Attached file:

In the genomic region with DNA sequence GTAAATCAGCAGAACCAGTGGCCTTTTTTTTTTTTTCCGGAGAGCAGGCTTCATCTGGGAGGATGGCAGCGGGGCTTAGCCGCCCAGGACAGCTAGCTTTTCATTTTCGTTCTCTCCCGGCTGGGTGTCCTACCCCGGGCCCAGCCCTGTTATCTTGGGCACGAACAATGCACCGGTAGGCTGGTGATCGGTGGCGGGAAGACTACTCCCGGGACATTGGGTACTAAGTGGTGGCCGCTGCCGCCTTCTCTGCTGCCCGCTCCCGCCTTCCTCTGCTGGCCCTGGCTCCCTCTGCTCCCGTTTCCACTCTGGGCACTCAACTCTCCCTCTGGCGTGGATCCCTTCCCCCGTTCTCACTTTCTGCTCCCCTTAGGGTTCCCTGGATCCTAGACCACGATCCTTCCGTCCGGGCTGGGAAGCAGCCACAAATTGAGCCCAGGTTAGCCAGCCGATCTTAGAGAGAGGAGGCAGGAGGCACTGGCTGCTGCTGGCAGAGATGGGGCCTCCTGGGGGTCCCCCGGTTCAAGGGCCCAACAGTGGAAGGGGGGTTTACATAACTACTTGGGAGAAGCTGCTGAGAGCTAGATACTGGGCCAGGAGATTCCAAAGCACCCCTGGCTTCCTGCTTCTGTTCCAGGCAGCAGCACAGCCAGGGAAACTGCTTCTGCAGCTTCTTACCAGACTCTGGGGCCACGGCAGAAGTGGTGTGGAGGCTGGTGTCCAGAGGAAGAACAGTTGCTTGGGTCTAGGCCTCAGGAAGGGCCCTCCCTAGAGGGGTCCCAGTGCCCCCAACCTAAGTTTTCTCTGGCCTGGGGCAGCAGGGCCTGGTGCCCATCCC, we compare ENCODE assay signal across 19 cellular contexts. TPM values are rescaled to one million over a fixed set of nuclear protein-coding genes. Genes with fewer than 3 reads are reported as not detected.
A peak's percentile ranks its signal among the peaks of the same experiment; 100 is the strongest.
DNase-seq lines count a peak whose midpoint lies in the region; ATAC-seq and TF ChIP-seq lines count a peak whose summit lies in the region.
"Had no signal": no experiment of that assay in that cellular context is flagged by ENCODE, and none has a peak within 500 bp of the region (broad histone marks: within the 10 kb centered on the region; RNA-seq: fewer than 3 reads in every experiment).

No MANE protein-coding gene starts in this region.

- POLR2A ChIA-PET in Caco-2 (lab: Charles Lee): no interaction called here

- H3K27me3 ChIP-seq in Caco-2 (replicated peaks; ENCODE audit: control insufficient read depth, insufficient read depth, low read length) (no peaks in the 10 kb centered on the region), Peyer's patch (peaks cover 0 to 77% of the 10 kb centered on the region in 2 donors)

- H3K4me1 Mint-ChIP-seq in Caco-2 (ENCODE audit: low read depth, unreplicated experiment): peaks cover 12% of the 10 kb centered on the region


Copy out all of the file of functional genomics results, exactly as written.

In the genomic region with DNA sequence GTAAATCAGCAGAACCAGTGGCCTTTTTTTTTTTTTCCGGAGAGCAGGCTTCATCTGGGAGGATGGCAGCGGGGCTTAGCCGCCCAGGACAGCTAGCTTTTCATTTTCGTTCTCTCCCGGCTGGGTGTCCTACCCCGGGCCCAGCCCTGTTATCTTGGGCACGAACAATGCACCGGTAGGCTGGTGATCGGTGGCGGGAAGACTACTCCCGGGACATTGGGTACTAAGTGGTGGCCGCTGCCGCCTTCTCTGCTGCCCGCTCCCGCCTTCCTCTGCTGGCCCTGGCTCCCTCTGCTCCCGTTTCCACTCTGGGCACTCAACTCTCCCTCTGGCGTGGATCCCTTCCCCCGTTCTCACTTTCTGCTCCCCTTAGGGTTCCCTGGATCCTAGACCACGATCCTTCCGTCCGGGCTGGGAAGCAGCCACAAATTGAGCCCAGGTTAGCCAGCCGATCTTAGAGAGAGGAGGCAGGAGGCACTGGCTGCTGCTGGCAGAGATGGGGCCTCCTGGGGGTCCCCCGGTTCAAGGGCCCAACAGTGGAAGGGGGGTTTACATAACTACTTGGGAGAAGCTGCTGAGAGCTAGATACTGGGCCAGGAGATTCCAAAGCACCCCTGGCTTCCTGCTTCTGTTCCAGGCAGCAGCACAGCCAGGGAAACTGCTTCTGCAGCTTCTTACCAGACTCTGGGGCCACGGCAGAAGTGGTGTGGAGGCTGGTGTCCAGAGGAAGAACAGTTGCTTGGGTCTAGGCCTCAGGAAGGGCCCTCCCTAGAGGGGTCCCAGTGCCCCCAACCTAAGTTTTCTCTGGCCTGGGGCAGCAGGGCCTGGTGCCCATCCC, we compare ENCODE assay signal across 19 cellular contexts. TPM values are rescaled to one million over a fixed set of nuclear protein-coding genes. Genes with fewer than 3 reads are reported as not detected.
A peak's percentile ranks its signal among the peaks of the same experiment; 100 is the strongest.
DNase-seq lines count a peak whose midpoint lies in the region; ATAC-seq and TF ChIP-seq lines count a peak whose summit lies in the region.
"Had no signal": no experiment of that assay in that cellular context is flagged by ENCODE, and none has a peak within 500 bp of the region (broad histone marks: within the 10 kb centered on the region; RNA-seq: fewer than 3 reads in every experiment).

No MANE protein-coding gene starts in this region.

- POLR2A ChIA-PET in Caco-2 (lab: Charles Lee): no interaction called here

- H3K27me3 ChIP-seq in Caco-2 (replicated peaks; ENCODE audit: control insufficient read depth, insufficient read depth, low read length) (no peaks in the 10 kb centered on the region), Peyer's patch (peaks cover 0 to 77% of the 10 kb centered on the region in 2 donors)

- H3K4me1 Mint-ChIP-seq in Caco-2 (ENCODE audit: low read depth, unreplicated experiment): peaks cover 12% of the 10 kb centered on the region